In the wake of Android 2.0’s grand public unveiling, everyone is talking up how this is the Android we’ve been waiting for. With a truck load of new and exciting features, Android 2.0 is the most competent competitor to the iPhone and iPhone OS yet. So why does it need to get better? I’ll lay it all out right from the start: Since the iPhone 2G and iPhone 3G are powered by a 400MHz processor, why is it that they run circles around not all, but most Android phones, phones with processors roughly 30% faster clocked at 528MHz?

Now there’s one thing that needs to be highlighted and taken into consideration. The iPhone OS is not built for multi-tasking, therefor all the resources go towards only one (or a few when considering the in-house Apple apps) app at a time whereas with Android you could have many apps running simultaneously. With multiple apps open at once comes the obvious negative effects such as slow downs and other performance obliterating instances. If Android is so great and modern, shouldn’t these issues be cleared up already?

Many people, myself included, have started to cast Android as a “modern WinMo” of sorts in that Android is quickly encroaching into WinMo territory and spreading to countless devices built by many manufacturers. Much the same way Windows Mobile is received in the mobile world — one OS licensed to many vendors. The only difference is that Android is much relevant and lusted after.

With the issue mentioned above, Android’s seemingly laggy performance on even speedy hardware shoots a warning flare across my face. While I love how Android is overtaking the market and giving users options when hardware is concerned, I’m left with a nagging worry in the back of my mind that just as Windows Mobile suffers from poor hardware utilization, Android is too heading down that path. Take for example Windows Mobile 6.5 running on the few 1GHz Snapdragon powered beasts we’ve seen leaked so far. While indeed fast and snappy — snappier than pretty much everything else — if you were to take Android or the iPhone OS and run it on a processor clocked between 600-800MHz, the same performance could be seen. Again, it’s the poor management of hardware resources.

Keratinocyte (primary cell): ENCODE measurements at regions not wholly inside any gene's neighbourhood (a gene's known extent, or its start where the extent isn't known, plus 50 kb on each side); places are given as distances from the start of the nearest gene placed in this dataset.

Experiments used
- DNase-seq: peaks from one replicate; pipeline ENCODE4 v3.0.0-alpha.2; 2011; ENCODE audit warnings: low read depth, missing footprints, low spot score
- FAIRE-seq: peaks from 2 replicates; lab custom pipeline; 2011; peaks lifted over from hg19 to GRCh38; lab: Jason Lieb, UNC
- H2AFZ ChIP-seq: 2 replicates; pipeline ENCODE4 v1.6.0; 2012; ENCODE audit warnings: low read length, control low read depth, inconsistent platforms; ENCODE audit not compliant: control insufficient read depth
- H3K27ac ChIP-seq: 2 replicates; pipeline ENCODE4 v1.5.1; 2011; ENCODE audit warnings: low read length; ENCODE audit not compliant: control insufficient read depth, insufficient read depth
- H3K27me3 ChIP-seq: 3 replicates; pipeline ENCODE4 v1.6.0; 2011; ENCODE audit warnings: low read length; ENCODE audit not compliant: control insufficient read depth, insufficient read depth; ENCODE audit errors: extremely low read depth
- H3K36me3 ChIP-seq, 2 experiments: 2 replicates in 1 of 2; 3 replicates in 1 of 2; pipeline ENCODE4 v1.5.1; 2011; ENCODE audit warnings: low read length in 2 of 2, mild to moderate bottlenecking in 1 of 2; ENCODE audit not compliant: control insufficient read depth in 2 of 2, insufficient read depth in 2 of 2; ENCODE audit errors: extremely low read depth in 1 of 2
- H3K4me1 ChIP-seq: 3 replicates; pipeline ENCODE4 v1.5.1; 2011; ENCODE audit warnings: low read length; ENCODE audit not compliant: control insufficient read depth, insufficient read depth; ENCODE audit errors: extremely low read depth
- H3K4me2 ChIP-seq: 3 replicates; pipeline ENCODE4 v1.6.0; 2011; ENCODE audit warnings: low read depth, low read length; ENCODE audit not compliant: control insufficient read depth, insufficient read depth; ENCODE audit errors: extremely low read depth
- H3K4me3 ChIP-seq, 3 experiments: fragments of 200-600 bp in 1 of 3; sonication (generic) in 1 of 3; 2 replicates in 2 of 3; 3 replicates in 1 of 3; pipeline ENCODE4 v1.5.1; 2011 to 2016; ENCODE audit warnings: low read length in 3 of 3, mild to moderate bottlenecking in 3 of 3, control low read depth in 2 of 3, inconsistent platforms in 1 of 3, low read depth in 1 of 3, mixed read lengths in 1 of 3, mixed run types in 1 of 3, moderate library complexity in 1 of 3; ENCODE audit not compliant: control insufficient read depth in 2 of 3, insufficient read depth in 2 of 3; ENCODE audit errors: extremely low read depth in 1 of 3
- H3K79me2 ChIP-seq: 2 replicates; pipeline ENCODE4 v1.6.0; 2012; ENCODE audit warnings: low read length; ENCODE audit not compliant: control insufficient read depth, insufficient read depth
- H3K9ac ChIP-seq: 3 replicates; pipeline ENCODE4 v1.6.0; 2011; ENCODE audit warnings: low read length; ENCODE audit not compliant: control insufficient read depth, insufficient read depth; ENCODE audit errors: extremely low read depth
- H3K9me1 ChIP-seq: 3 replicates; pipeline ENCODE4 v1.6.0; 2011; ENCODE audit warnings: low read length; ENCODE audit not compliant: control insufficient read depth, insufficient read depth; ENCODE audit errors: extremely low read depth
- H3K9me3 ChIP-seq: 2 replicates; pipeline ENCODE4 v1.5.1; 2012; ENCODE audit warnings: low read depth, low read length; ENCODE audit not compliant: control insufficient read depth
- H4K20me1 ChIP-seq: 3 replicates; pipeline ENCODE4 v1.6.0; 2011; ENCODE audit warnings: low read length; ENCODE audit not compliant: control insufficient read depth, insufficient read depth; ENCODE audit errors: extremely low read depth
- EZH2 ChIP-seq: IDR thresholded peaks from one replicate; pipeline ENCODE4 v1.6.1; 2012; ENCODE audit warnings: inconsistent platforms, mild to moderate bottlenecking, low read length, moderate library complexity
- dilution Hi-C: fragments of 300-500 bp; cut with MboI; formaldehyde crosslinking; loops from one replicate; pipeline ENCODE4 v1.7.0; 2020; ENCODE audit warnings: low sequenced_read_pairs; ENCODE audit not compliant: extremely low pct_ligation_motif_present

It’s understandable and given that the approach WinMo and Android are employing in licensing to many hardware manufacturers means more diversity at a slight trade off for tight integration. This tight integration is perfectly highlighted with the iPhone and iPhone OS. No surprise there. Though not all is lost. With the Moto Droid freshly announced and tested across the interwebs, we can see just what a close relationship between hardware and software achieves — perfection. Is Android 2.0 and the Moto Droid perfect? Far from it. But it’s pretty damn close and the closest Android has come to perfection so far.

Is Android doomed to a fate of Windows Mobile syndrom — slow, archaic appearance, and inefficiently programmed for life? Not a chance. The Android community is an active one. One that is constantly on the forefront of mobile OS technology. Android developers and programmers of all circles need to continue this forward push to keep Android progressing with the best. Efficiency just can’t be left behind.

I want Android to proliferate as Windows Mobile has done. I want to see it succeed. But I want it to do so without building the old, outdated stigma that has veraciously attached itself to the aging and lacking Windows Mobile OS. Understand what I’m trying to say? Agree? Disagree? Let’s hear it.

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